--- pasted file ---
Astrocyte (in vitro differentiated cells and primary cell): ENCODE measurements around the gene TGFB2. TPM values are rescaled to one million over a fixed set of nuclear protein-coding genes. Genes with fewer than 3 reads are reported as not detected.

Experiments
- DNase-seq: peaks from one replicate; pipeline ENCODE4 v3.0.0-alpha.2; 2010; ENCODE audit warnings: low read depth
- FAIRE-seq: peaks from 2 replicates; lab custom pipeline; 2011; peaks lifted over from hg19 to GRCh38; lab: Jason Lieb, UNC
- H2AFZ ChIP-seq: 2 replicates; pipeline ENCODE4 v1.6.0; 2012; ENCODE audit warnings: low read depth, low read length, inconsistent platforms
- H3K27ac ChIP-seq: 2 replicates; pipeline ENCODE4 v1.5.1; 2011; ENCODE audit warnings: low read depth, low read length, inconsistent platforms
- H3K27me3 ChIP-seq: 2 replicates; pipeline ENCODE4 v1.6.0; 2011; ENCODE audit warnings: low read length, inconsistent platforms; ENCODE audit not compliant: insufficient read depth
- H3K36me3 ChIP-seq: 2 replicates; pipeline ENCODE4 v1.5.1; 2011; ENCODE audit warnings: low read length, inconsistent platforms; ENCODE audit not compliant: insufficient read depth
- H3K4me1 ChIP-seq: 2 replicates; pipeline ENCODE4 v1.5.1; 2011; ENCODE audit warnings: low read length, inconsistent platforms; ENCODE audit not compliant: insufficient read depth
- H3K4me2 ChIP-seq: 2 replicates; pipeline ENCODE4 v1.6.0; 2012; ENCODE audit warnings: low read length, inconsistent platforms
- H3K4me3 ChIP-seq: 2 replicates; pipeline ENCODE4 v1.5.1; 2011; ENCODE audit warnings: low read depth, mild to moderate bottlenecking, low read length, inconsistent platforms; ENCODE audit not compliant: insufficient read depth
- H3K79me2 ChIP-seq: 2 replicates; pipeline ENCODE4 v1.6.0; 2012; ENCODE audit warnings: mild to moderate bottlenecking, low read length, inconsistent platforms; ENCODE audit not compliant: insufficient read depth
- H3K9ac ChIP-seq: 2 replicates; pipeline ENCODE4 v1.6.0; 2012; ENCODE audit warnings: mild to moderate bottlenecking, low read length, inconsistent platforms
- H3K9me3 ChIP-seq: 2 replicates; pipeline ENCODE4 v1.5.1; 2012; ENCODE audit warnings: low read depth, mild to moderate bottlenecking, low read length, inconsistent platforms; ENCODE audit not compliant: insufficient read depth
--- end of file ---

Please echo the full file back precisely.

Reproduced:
Astrocyte (in vitro differentiated cells and primary cell): ENCODE measurements around the gene TGFB2. TPM values are rescaled to one million over a fixed set of nuclear protein-coding genes. Genes with fewer than 3 reads are reported as not detected.

Experiments
- DNase-seq: peaks from one replicate; pipeline ENCODE4 v3.0.0-alpha.2; 2010; ENCODE audit warnings: low read depth
- FAIRE-seq: peaks from 2 replicates; lab custom pipeline; 2011; peaks lifted over from hg19 to GRCh38; lab: Jason Lieb, UNC
- H2AFZ ChIP-seq: 2 replicates; pipeline ENCODE4 v1.6.0; 2012; ENCODE audit warnings: low read depth, low read length, inconsistent platforms
- H3K27ac ChIP-seq: 2 replicates; pipeline ENCODE4 v1.5.1; 2011; ENCODE audit warnings: low read depth, low read length, inconsistent platforms
- H3K27me3 ChIP-seq: 2 replicates; pipeline ENCODE4 v1.6.0; 2011; ENCODE audit warnings: low read length, inconsistent platforms; ENCODE audit not compliant: insufficient read depth
- H3K36me3 ChIP-seq: 2 replicates; pipeline ENCODE4 v1.5.1; 2011; ENCODE audit warnings: low read length, inconsistent platforms; ENCODE audit not compliant: insufficient read depth
- H3K4me1 ChIP-seq: 2 replicates; pipeline ENCODE4 v1.5.1; 2011; ENCODE audit warnings: low read length, inconsistent platforms; ENCODE audit not compliant: insufficient read depth
- H3K4me2 ChIP-seq: 2 replicates; pipeline ENCODE4 v1.6.0; 2012; ENCODE audit warnings: low read length, inconsistent platforms
- H3K4me3 ChIP-seq: 2 replicates; pipeline ENCODE4 v1.5.1; 2011; ENCODE audit warnings: low read depth, mild to moderate bottlenecking, low read length, inconsistent platforms; ENCODE audit not compliant: insufficient read depth
- H3K79me2 ChIP-seq: 2 replicates; pipeline ENCODE4 v1.6.0; 2012; ENCODE audit warnings: mild to moderate bottlenecking, low read length, inconsistent platforms; ENCODE audit not compliant: insufficient read depth
- H3K9ac ChIP-seq: 2 replicates; pipeline ENCODE4 v1.6.0; 2012; ENCODE audit warnings: mild to moderate bottlenecking, low read length, inconsistent platforms
- H3K9me3 ChIP-seq: 2 replicates; pipeline ENCODE4 v1.5.1; 2012; ENCODE audit warnings: low read depth, mild to moderate bottlenecking, low read length, inconsistent platforms; ENCODE audit not compliant: insufficient read depth